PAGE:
It’d be hard to watch No. 6 and not notice how homoerotic it is. I’ve now seen up to episode 5 and it’s notable how blunt it’s becoming in suggesting that Shion and Nezumi are in love. This is not a yaoi series though, it’s not a sexual or pornographic thing, I’m not sure it’s even shōnen-ai, it’s merely homoerotic in the sense that Shion and Nezumi are yet to take things that far.
That ‘yet’ is important, because it strongly feels like No. 6 is heading in that direction and, quite frankly, I hope it does. This is a mainstream series; not some low-budget trash produced for the fans-only, but a noitaminA series animated by the famous Studio Bones, to be seen by all (well, all adults.) For the most part, anime is not the best at dealing with male homosexuality, I mean, just look at the gay characters (or should I say caricatures?) in Gurren Lagann and Tiger & Bunny. No. 6 has the opportunity to become something unique, because Shion and Nezumi are relatively normal people (that ‘relatively’ is important, given Nezumi is bat-shit!)
When I watch a series like this, I’m wondering, what does the female audience see in it? What’s a girl getting out of watching two men engaged in a (potential) relationship like this?
It must be escapism, but usually with that, there’s an obvious point-of-view character for the viewer to latch onto, but if you’re a girl watching No. 6, isn’t your gender excluding you from Shion and Nezumi’s relationship? Or are you imaging what it’d be like to be one of Shion or Nezumi?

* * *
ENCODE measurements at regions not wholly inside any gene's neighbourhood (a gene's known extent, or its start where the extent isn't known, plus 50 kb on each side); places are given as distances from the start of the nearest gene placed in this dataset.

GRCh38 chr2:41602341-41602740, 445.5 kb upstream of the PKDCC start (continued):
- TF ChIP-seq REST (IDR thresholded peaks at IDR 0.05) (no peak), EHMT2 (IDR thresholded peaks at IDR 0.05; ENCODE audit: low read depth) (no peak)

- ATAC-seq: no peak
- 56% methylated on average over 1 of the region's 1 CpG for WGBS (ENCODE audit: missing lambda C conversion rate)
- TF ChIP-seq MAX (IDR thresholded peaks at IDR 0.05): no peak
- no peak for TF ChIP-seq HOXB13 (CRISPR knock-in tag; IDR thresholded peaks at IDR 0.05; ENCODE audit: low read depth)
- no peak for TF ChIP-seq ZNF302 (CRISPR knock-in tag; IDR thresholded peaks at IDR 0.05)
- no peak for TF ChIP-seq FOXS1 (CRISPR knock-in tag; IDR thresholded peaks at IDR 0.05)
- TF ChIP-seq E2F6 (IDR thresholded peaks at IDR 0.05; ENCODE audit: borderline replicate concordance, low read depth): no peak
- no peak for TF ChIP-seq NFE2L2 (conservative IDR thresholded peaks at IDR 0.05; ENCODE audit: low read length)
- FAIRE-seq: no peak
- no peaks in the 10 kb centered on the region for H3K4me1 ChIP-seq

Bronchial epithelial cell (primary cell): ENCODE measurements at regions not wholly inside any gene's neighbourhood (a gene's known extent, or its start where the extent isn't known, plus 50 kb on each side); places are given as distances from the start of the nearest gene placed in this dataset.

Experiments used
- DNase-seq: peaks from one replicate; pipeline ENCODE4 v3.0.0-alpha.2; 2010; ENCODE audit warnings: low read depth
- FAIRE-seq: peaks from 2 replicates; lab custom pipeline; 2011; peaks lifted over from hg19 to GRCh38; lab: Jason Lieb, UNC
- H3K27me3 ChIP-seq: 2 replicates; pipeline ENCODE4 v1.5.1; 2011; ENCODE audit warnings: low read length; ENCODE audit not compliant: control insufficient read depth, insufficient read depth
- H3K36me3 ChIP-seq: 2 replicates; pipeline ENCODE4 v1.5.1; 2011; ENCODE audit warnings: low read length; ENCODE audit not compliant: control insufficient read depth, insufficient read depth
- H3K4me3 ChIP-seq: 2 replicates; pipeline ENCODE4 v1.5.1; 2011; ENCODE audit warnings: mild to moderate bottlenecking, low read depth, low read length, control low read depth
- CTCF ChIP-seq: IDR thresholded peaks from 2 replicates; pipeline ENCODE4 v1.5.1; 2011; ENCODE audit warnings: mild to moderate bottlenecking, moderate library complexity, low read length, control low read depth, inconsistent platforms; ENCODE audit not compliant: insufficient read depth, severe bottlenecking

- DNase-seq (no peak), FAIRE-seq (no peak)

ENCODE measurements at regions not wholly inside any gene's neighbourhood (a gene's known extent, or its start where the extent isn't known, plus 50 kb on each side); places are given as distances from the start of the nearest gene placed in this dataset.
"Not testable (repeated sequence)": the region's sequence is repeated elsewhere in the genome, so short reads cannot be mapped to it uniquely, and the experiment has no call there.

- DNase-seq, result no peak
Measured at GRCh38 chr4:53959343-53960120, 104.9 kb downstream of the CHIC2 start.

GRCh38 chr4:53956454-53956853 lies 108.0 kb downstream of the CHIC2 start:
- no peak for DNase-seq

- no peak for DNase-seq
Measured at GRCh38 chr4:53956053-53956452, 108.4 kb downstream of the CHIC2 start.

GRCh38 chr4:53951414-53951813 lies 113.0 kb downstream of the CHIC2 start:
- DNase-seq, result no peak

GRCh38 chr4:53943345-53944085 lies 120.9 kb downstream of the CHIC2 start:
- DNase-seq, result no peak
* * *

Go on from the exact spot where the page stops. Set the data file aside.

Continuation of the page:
Since Nezumi is the more aggressive and therefore, presumably more masculine of the two, my first thought was that Shion was the female point of view character, but there’s a key moment in episode 5 that confuses that line of thought: Nezumi cross-dresses, basically becoming a woman called Eve for half an episode.
Perhaps, then, the draw for female viewers is that there’s no set point-of-view character to feel constrained by? Since neither Shion nor Nezumi are female, there’s no need to feel tied to one or the other, and that both can swing from masculine to effeminate portrays a relationship that is free of assumed gender roles?
For my part, what I get out of No. 6 is the same as what I get out of Towards the Terra, Ookiku Furikabutte and even Wolf’s Rain, in that they all seem to deal with male friendship in sensitive and reflective ways. I realise that No. 6 is driving (or drilling, etc) at something more than just friendship, but even still, it has a perspective that I find quite compelling.